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Cardiovasc Ultrasound. 2010; 8: 53.
Published online 2010 December 9. doi:  10.1186/1476-7120-8-53
PMCID: PMC3014886

Mitral annular disjunction in myxomatous mitral valve disease: a relevant abnormality recognizable by transthoracic echocardiography

Abstract

Background

Mitral annular disjunction (MAD) consists of an altered spatial relation between the left atrial wall, the attachment of the mitral leaflets, and the top of the left ventricular (LV) free wall, manifested as a wide separation between the atrial wall-mitral valve junction and the top of the LV free wall. Originally described in association with myxomatous mitral valve disease, this abnormality was recently revisited by a surgical group that pointed its relevance for mitral valve reparability. The aims of this study were to investigate the echocardiographic prevalence of mitral annular disjunction in patients with myxomatous mitral valve disease, and to characterize the clinical profile and echocardiographic features of these patients.

Methods

We evaluated 38 patients with myxomatous mitral valve disease (mean age 57 ± 15 years; 18 females) and used standard transthoracic echocardiography for measuring the MAD. Mitral annular function, assessed by end-diastolic and end-systolic annular diameters, was compared between patients with and without MAD. We compared the incidence of arrhythmias in a subset of 21 patients studied with 24-hour Holter monitoring.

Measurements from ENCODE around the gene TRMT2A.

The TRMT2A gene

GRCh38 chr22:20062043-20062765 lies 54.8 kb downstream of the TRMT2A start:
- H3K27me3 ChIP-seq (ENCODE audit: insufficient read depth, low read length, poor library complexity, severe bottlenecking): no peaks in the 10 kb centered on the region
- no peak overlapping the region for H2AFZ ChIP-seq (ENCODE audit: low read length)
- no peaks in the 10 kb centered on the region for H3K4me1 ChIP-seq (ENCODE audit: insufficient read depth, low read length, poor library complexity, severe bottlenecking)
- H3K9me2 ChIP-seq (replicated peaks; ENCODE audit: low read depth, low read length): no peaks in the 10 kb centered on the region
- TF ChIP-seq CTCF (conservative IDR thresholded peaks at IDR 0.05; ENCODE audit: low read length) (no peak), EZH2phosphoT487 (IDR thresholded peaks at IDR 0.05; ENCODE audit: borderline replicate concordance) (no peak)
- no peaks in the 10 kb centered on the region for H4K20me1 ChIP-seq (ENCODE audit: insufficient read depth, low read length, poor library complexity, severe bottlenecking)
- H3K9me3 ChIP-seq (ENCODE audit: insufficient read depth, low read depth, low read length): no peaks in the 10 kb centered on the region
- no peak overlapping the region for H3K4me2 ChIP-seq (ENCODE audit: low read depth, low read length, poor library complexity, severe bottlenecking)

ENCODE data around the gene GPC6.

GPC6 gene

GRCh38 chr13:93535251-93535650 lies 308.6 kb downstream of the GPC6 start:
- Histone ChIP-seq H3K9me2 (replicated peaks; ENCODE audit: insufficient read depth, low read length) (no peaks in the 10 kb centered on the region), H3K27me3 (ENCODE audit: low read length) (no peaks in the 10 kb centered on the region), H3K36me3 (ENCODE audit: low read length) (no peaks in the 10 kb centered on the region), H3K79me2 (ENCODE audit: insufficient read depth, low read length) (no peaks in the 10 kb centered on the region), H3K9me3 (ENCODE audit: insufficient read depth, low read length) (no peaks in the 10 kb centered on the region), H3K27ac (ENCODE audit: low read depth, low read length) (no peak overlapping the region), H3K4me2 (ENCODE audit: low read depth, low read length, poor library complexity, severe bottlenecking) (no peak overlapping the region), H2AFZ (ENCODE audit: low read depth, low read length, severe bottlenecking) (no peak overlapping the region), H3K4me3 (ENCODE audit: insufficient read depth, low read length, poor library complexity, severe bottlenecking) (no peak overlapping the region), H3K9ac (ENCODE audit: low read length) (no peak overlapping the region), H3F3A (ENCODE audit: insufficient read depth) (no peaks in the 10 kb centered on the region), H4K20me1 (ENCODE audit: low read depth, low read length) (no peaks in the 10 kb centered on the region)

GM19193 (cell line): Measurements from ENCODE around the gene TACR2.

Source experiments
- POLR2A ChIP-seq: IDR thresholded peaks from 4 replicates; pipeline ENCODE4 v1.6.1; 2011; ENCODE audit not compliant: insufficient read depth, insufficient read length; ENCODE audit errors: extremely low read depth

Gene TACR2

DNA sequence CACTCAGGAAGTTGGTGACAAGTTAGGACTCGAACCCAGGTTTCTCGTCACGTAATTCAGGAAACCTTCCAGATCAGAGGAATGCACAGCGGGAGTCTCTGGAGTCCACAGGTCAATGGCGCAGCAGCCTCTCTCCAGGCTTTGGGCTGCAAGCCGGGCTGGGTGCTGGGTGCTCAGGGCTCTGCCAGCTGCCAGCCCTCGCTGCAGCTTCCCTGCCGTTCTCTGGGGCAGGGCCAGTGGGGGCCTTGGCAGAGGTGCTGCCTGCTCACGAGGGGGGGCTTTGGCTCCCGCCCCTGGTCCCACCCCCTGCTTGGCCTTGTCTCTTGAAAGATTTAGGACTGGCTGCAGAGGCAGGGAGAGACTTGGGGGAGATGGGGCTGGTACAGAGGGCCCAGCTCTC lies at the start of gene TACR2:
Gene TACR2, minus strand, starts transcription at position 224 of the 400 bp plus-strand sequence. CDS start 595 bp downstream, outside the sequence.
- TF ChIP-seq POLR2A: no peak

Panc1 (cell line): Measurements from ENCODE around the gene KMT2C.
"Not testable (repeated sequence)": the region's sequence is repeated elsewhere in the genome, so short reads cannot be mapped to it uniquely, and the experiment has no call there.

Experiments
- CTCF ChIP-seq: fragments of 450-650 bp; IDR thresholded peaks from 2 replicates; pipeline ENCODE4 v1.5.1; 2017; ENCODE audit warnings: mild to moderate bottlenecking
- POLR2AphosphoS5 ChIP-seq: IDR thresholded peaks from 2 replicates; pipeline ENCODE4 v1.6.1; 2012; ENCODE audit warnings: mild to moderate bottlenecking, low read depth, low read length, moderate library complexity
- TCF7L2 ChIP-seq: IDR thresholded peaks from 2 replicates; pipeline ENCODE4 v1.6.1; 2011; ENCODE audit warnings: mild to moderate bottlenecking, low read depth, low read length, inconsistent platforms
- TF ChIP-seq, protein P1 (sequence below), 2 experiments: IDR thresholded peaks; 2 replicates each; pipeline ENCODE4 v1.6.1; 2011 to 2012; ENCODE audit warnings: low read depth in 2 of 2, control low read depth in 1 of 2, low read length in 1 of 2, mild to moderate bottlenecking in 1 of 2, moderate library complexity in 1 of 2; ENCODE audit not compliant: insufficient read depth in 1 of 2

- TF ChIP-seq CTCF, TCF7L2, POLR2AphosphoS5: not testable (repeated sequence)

Results

MAD was present in 21 (55%) patients (mean length: 7.4 ± 8.7 mm), and was more common in women (61% vs 38% in men; p = 0.047). MAD patients more frequently presented chest pain (43% vs 12% in the absence of MAD; p = 0.07). Mitral annular function was significantly impaired in patients with MAD in whom the mitral annular diameter was paradoxically larger in systole than in diastole: the diastolic-to-systolic mitral annular diameter difference was -4,6 ± 4,7 mm in these patients vs 3,4 ± 1,1 mm in those without MAD (p < 0.001). The severity of MAD significantly correlated with the occurrence of non-sustained ventricular tachycardia (NSVT) on Holter monitoring: MAD>8.5 mm was a strong predictor for (NSVT), (area under ROC curve = 0.74 (95% CI, 0.5-0.9); sensitivity 67%, specificity 83%). There were no differences between groups regarding functional class, severity of mitral regurgitation, LV volumes, and LV systolic function.

Conclusions

MAD is a common finding in myxomatous mitral valve disease patients, easily recognizable by transthoracic echocardiography. It is more prevalent in women and often associated with chest pain. MAD significantly disturbs mitral annular function and when severe predicts the occurrence of NSVT.

Introduction

Mitral annular disjunction consists of a perceptible separation between the left atrial wall-mitral valve junction and the top of the left ventricle wall (Figures (Figures1,1, ,22 and and3.).3.). Originally described more than 20 years ago by Hutchins et al [1], these authors found a strong association between floppy mitral valve and mitral annular disjunction. They further suggested that the disjunction of the mitral annulus fibrosus could play a role in the development of the pathological features of myxomatous valve disease through the mechanical stress incited by the excessive mobility of the mitral apparatus [1].